Also, the increase in the intra endothelial concentrations of cholesterol favors the synthesis of caveoline-l. This protein binds eNOS forming an inactive complex. These processes constitute the basis for the biological foundation for the positive effect of statins over the endothelial function (Koh et al., 2004). We found a moderate correlation between citrulline and LDL and TG that showed a trend to increase 8 and 19-times higher in subjects with MS and endothelial dysfunction, respectively. A moderate correlation (R = 0.5) was also found in relation to HDL. Here, the lesser HDL, the greater citrulline and levels. Also during the inflammatory process, cell adhesion molecules are involved in the initiation and progression of atherosclerosis, as pro-inflammatory and pro-atherogenic proteins (Galkina and Ley, 2007). Furthermore was evaluated, the association of the intracellular adhesion molecules ICAM-1 and VCAM-1 with other biomarkers. In spite of not having found statistically significant differences, between cases and controls subjects or between patients with and without endothelial dysfunction, there was a moderate correlation in the patients with endothelial dysfunction and citrulline. We might explain these facts by the presence of a number of mediators, like inflammatory cytokines, TNFα, growth factors TGF-1β, free fatty acids, advanced non-enzymatic glycosylation products, LDL and angiotensin 1 (AT1), that act by stimulating their receptors at the cellular membrane. For instance, AT1 stimulation by angiotensin II promotes the synthesis of phospholipases C and D, leading to the formation of diacylglycerol and inositol triphosphate (Abe and Berk, 1998). Then, the Ca2+ release that these mediators provoke, leads to the activation of protein kinase C that in turn stimulates the NADPH oxidase enzyme complex, generating the formation of reactive oxygen species (ROS). ROS activate nuclear factor NF-KB allowing the expression of pro-inflammatory genes such as cytokines and chemokines like the monocyte chemotactic factor-1 (Hulsmans and Holvoet, 2010). Once activated, these mediators lead to the expression of cell adhesion molecules such as ICAM-1, VCAM-1, and E selectin at the level of the endothelial surface (Bedard and Krause, 2007).
Reactive oxygen species formation is also able to activate protein phosphorylation processes, diminishing dephosphorylation, inhibiting tyrosinphosphatase activity and the favoring the formation of mitogen activated protein kinases that are also able to activate NF-KB (Guzik and Harrison, 2007). ROS also oxidate LDL, thus augmenting their atherogenic potential and residence time at the vascular intima by binding to proteoglycans. HDL oxidation driven by ROS diminishes their anti-inflammatory properties and reverses cholesterol transport capacities (Ragbir and Farmer, 2010). Furthermore, ROS molecules inactive NO by binding and decoupling the eNOS as observed in endothelial dysfunction, but it can also increase the oxidation of NO favoring the development of ONOO− (Gryglewski et al., 1986). Given our results, we have reasons to believe that this interaction represents the more prevalent mechanism behind endothelial dysfunction (Guzik et al., 2002). In addition, ROS coming from macrophages localized in the vascular intima promote the activation of MMPs leading to the degradation of the collagen capsule and rupture of the plaque (when it exists). The role that FBN-1 mutation plays and the factors and mechanisms associated with damage leading to MS are still to be completely unveiled by studying animal models and in clinical studies on human subjects (Comeglio et al., 2007).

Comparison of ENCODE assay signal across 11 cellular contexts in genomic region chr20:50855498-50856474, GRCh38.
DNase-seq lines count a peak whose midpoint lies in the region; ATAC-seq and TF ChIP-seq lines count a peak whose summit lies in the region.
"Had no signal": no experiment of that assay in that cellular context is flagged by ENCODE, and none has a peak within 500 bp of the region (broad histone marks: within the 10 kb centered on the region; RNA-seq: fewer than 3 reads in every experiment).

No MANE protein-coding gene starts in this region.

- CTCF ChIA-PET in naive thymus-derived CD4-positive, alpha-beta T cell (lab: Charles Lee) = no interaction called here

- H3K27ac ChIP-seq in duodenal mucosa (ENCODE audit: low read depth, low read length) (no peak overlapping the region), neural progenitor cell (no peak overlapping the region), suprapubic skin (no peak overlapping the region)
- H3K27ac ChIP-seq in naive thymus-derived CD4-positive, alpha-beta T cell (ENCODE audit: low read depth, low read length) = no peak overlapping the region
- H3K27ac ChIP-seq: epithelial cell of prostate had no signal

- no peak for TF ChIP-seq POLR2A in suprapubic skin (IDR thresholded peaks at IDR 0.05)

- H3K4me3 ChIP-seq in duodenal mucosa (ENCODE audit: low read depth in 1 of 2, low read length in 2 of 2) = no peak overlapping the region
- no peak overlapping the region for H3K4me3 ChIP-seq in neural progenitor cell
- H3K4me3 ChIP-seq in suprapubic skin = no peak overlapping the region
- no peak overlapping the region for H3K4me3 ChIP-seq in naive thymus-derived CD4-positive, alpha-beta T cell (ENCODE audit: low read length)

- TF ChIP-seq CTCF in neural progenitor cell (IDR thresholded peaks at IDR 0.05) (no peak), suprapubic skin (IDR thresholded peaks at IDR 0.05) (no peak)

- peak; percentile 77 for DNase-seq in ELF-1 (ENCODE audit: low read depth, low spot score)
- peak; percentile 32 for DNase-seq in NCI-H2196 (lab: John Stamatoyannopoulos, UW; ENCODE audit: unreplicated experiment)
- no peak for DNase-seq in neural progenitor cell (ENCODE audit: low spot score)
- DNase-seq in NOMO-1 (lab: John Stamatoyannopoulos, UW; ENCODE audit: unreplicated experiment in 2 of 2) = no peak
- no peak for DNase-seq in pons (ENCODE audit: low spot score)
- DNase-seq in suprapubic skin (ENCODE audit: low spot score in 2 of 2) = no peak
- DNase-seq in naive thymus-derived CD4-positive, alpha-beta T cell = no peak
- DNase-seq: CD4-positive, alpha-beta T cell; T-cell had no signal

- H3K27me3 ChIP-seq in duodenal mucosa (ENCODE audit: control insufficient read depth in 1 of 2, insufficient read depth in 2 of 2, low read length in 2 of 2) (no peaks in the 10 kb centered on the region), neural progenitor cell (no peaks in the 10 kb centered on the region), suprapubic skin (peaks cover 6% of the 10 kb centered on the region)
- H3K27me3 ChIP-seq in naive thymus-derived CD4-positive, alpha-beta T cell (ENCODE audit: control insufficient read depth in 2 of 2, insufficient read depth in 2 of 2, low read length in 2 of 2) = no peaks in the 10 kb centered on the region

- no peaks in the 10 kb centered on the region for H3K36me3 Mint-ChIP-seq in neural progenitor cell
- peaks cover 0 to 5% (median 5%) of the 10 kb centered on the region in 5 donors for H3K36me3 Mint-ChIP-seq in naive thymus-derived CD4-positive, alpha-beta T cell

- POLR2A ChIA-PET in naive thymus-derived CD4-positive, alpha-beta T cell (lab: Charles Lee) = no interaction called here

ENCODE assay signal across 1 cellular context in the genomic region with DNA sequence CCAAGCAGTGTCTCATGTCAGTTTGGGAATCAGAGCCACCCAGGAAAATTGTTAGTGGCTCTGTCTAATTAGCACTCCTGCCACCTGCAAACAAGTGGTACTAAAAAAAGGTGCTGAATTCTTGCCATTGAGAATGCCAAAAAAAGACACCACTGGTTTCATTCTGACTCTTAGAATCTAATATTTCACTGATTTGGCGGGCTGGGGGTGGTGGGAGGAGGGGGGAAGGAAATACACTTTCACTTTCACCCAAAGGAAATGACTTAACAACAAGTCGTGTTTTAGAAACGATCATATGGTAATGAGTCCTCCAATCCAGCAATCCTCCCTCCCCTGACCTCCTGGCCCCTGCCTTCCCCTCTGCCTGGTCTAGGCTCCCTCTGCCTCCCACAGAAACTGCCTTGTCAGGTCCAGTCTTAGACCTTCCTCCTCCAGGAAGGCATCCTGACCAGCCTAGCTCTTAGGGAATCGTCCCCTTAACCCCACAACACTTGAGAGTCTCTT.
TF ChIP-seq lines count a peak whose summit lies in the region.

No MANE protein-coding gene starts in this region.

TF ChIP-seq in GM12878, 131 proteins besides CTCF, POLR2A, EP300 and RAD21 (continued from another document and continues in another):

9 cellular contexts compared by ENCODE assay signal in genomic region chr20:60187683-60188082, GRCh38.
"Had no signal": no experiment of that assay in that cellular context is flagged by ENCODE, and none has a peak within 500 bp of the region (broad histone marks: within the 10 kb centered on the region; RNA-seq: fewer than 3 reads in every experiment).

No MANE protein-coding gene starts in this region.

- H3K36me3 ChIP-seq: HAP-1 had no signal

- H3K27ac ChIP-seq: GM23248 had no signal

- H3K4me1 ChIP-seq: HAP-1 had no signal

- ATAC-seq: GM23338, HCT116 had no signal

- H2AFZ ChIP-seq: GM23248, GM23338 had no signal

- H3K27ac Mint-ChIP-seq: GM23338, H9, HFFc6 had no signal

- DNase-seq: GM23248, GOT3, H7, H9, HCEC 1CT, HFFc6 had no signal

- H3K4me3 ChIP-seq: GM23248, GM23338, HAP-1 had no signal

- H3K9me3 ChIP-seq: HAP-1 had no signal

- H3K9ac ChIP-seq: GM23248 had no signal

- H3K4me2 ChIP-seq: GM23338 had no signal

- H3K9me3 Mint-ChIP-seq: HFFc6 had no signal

Currently, we have evidence to believe that FBN-1, TGB-1, and TGB-2 are key starting points to the processes defining the MS phenotype. This, along with changes in the extracellular matrix and interaction with the signaling molecules just described, have provided some clues that, still need to be complemented with clinical and translational studies, allowing convergence of the clinician and basic scientists’ views on the disease triggering mechanisms.